The Thing - Mary Elizabeth Winstead and Eric Christian Olsen
Kate Lloyd (Mary Elizabeth Winstead) follow by Adam (Eric Christian Olsen) into the ice cave © 2011 Universal Studios

In 1982, publicist-turned-producer David Foster was convinced his new sci-fi thriller The Thing was going to be a massive hit. Directed by John (Halloween) Carpenter and starring Kurt Russell, with gut-wrenching creature FX by Rob Bottin, the film had every ingredient of a Hollywood blockbuster.

What no one anticipated was the arrival of a benevolent alien named E.T. Before you could say ‘Reese’s Pieces,’ moviegoers wanted their extraterrestrials friendly not frightening and Carpenter’s creatures became animalis non grata.

But thanks to cable TV and home video sales, The Thing not only found the audience it richly deserved, it became an undisputed cult classic. And three decades after producing the Carpenter film, Foster has returned to the Thing universe with a terrifying prequel that bookends seamlessly with its cinematic cousin.

During production of the 2011 film, the producer sat down on the Toronto set to discuss his long-standing involvement with the popular genre franchise…

Could you talk about the genesis of this project as far as your involvement?

The Thing - Kim Bubbs, Carsten Bjyrnlund, Mary Elizabeth Winstead, Eric Christian Olsen and Ulrich Thomsen
Juliette (Kim Bubbs), Karl (Carsten Bjÿrnlund), Kate Lloyd (Mary Elizabeth Winstead), Adam (Eric Christian Olsen) and Sander (Ulrich Thomsen) drill into the ice block © 2011 Universal Studios

About five years after I did the one with John Carpenter, I started thinking about how we could do a remake, but change it somewhat for audiences so it wouldn’t be the same movie. I went to Universal who said no, so it lay dormant for a hell of a long time.

Every now and then I would think, ‘Damn it, there’s something that wasn’t in the first film!’

I think the problem with the first film was that the characters were cold and the setting was cold.

I just kept banging away at it and finally a great friend of mine, writer/director Frank Darabont and I went to the Sci-Fi Channel and said, ‘We’d like to do it as a mini-series, two nights, two and a half to three hours each night and they said great.

Frank had this young man David Johnson who he thought should write it and Frank would supervise it. He would guarantee that if the script didn’t come out well from this guy, he would straighten it all out.

Dave Johnson wrote a brilliant script, and the Sci-Fi Channel said it was the best script they’d ever had. But it turned out that they had to option it from the Universal feature division, which Frank and I didn’t know about and they pulled the plug.

Then Marc Abraham and Eric Newman at Strike Entertainment talked to the feature division about doing not a remake but a prequel.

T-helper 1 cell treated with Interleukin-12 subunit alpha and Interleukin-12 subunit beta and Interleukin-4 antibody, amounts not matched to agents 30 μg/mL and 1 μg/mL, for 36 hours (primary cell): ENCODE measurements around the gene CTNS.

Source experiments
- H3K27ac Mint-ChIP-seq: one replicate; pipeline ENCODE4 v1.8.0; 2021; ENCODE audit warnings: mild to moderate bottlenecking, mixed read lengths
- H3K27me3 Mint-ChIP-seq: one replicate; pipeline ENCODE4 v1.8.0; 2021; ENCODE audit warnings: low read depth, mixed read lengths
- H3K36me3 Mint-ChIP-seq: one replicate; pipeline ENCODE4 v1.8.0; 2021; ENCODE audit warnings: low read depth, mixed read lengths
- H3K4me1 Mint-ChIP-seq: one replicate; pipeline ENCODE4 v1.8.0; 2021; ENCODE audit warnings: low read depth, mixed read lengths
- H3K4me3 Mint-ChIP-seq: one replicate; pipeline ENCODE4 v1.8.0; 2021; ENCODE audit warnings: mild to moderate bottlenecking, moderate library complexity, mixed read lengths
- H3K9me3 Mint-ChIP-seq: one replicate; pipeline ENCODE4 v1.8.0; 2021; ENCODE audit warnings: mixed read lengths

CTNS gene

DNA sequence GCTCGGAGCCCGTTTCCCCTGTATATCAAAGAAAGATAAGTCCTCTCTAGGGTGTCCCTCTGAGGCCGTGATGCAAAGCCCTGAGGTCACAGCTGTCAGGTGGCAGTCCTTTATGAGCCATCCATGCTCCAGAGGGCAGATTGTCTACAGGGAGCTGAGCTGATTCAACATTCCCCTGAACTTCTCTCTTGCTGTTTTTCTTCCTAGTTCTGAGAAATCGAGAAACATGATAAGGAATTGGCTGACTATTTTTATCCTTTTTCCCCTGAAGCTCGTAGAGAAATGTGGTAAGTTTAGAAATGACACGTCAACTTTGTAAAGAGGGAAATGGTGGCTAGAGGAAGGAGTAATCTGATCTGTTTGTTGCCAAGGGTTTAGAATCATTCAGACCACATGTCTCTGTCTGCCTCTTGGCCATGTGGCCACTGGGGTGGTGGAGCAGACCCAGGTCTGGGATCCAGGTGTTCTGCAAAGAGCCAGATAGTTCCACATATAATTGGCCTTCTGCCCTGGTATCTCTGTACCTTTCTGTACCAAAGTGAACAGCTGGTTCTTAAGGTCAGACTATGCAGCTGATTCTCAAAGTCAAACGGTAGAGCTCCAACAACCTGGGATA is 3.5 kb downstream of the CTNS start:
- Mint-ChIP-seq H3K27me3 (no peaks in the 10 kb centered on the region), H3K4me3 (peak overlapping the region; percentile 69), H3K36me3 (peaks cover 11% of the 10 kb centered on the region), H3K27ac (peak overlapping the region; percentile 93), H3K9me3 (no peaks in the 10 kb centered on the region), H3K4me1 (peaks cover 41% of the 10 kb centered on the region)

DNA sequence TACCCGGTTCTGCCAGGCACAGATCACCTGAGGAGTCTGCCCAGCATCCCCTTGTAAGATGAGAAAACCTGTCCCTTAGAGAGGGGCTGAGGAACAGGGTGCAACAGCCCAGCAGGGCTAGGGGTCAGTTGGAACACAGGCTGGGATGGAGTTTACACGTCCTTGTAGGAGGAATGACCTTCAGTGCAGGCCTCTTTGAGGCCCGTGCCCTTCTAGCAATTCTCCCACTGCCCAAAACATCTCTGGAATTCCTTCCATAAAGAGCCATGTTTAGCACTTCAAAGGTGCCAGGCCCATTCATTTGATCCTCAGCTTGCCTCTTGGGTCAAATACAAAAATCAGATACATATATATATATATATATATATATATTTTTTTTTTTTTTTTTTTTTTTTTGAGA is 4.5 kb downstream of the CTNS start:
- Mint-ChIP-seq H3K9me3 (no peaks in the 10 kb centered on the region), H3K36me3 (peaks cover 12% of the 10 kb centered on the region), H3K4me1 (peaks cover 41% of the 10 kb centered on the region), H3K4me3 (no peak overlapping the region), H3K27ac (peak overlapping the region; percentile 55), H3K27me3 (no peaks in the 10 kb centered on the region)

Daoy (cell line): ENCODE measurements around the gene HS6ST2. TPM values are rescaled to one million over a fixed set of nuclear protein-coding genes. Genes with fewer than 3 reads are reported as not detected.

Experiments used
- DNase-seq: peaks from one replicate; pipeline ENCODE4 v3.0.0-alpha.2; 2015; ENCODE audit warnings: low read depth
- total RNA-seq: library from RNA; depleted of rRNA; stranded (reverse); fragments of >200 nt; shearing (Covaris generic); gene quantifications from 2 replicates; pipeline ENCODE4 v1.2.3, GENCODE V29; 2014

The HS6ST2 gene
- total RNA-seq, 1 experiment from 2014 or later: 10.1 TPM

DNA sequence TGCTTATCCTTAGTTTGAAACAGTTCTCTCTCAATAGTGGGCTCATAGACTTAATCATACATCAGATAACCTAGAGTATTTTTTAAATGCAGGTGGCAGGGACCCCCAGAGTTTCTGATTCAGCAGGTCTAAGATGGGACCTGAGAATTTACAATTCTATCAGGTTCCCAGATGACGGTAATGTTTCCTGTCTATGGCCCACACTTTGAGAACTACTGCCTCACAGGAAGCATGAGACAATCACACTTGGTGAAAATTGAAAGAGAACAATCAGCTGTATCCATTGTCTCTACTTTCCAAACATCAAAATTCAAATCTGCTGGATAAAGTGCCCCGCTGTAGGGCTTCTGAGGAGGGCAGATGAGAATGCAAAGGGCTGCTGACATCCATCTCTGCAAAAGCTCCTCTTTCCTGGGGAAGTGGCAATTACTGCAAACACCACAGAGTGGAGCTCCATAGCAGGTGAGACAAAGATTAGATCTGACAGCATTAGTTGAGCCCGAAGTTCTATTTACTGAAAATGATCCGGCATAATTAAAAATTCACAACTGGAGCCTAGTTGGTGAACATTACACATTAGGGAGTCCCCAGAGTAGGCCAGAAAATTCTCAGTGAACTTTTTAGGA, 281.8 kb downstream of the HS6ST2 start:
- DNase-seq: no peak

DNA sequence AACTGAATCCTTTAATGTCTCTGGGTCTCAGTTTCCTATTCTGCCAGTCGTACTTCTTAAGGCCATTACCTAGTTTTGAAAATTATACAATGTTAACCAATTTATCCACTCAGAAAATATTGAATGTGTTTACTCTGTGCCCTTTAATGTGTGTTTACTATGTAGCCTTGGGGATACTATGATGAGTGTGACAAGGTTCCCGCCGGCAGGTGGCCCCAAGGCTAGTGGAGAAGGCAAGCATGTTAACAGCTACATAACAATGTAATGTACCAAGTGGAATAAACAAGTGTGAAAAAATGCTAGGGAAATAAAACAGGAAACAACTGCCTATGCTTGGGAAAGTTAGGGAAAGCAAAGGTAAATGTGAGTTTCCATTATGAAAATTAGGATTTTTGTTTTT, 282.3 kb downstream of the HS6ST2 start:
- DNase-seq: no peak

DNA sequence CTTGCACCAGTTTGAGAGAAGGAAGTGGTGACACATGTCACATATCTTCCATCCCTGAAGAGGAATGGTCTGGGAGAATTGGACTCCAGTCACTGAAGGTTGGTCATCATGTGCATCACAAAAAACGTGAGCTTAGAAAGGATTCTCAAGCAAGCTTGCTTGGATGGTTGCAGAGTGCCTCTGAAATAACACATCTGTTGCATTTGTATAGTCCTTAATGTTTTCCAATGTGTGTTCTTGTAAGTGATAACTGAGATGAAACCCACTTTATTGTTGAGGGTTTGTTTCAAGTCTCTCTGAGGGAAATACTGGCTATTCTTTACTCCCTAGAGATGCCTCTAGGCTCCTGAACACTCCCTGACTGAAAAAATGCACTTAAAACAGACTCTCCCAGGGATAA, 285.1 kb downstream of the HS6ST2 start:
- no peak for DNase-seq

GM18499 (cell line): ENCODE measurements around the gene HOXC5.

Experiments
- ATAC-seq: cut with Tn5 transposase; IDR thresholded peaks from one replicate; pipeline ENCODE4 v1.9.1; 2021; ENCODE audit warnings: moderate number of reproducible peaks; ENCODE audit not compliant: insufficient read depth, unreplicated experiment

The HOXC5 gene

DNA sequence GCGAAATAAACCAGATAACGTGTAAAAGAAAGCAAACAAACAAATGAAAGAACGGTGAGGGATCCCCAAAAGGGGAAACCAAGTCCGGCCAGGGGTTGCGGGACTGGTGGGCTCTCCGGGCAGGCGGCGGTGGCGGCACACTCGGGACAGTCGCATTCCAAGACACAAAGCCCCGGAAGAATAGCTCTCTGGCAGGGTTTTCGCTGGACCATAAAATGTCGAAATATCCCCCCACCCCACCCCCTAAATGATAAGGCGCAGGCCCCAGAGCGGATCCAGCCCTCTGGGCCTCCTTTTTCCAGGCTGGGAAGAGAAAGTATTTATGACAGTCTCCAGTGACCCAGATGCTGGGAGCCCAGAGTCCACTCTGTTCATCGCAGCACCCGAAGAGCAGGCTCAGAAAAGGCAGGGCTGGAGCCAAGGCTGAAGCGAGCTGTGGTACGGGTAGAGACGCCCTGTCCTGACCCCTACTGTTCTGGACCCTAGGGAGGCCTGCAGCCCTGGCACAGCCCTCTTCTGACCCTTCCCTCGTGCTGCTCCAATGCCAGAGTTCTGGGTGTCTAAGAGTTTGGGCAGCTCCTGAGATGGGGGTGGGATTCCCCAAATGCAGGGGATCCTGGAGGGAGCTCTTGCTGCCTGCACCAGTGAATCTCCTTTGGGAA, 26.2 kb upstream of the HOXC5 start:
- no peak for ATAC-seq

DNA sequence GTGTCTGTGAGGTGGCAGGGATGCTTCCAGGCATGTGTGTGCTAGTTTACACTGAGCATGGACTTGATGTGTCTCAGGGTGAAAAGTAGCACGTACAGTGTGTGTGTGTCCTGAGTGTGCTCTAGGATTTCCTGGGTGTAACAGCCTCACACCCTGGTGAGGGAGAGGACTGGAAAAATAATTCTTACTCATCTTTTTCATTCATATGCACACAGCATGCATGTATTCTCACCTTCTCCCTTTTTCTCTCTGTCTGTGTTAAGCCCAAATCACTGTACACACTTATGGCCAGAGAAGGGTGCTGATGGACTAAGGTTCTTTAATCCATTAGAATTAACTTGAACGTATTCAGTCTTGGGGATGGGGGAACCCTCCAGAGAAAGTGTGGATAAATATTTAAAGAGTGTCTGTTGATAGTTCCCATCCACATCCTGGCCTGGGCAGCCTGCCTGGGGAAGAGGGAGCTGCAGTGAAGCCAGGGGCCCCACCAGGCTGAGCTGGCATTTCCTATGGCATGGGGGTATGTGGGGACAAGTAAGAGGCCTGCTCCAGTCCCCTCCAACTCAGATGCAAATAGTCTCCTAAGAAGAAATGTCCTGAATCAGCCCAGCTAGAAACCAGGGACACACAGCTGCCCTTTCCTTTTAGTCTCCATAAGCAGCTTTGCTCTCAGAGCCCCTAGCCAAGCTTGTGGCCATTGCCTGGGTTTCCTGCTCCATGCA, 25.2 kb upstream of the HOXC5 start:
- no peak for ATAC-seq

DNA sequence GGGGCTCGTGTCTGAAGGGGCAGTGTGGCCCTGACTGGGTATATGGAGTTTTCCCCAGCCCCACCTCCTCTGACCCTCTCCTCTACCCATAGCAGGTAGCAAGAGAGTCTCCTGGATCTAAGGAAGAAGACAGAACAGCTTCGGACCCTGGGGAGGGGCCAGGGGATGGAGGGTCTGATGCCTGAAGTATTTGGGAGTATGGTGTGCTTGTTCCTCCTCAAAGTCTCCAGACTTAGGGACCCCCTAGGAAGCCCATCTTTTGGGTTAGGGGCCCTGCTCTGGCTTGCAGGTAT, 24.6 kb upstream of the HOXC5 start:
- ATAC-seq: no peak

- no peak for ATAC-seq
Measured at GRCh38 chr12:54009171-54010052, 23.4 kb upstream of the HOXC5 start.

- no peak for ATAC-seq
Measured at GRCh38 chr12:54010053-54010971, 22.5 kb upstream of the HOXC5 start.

When I heard about it, I was obviously upset, because I had put in all this time with the Sci-Fi Channel, so I called [original prequel writer] Ron Moore who’s probably the most honorable guy I’ve ever met in this business.

I told him I was on the outside looking in after all this time and he said, ‘That’s not right!’ (although he used stronger words than that).

He called me back within an hour and said, ‘Okay, you will be the executive producer and you and those two guys are going to produce it,’ so I met them both and they were real gentlemen.

They already had a director with Matthijs and of course they wanted to know about the first film, where we shot it, how we shot it and they really welcomed my opinions.

If the original film wasn’t successful at the box office, why return to it in a sense?

It’s a different time. I think genre films are much more attractive to audiences today than they were back then. John Carpenter and I became friends on The Thing and this is the second movie of his that I’ve ‘remade.’

We redid The Fog and John’s attitude is amazing. I called him one day and said, ‘Why don’t we remake The Fog?’ and he said, ‘Yeah, go ahead, make me rich!’

John’s attitude is that he will personally never remake any of his films. He said, ‘I’ve done them once; that was my vision of the film.

I’m happy to be a producer with you, and we can work together with the writer on the script, but I don’t want to talk to the director if it’s possible, because I don’t want him to think I’m looking over his shoulder.’ His attitude is that this is Matthijs’ vision of the movie he wants to make and it’s not the same story.

The Fog was that director’s vision of the movie, not John’s, so he doesn’t want to do anything he’s ever done before.

One of the reasons the original film was considered a classic was because of Rob Bottin’s makeup FX. Where do you stand on doing physical creatures on this film as opposed to creating them digitally?

This group is very supportive of CGI, but the goal is always to top Rob Bottin. Whatever he did, you want to do it ten times better, but we didn’t have CGI when we did the original Thing. I think there were maybe one or two shots that were CGI, including the opening shot of the ship. But this group of filmmakers really feels that CGI can enhance the movie and it probably can. But there are also monsters that we’ve designed and built.

So we’ll be seeing lots of new creatures coming up in the prequel?

There will be lots of creatures and lots of things in different forms and shapes. That was part of the uniqueness of the original. We had things running around on the floor like little insects and then we had big mothers and we’ll be doing the same thing here.

This group of people really believes in the horror of the genre and they want to scare the shit out of people, so they will spare nothing to get the creatures to look unique. I’ve seen drawings of them and they’re scary as hell!

The Thing opens in theaters October 14, 2011


Joe Nazzaro

Joe is a New York based journalist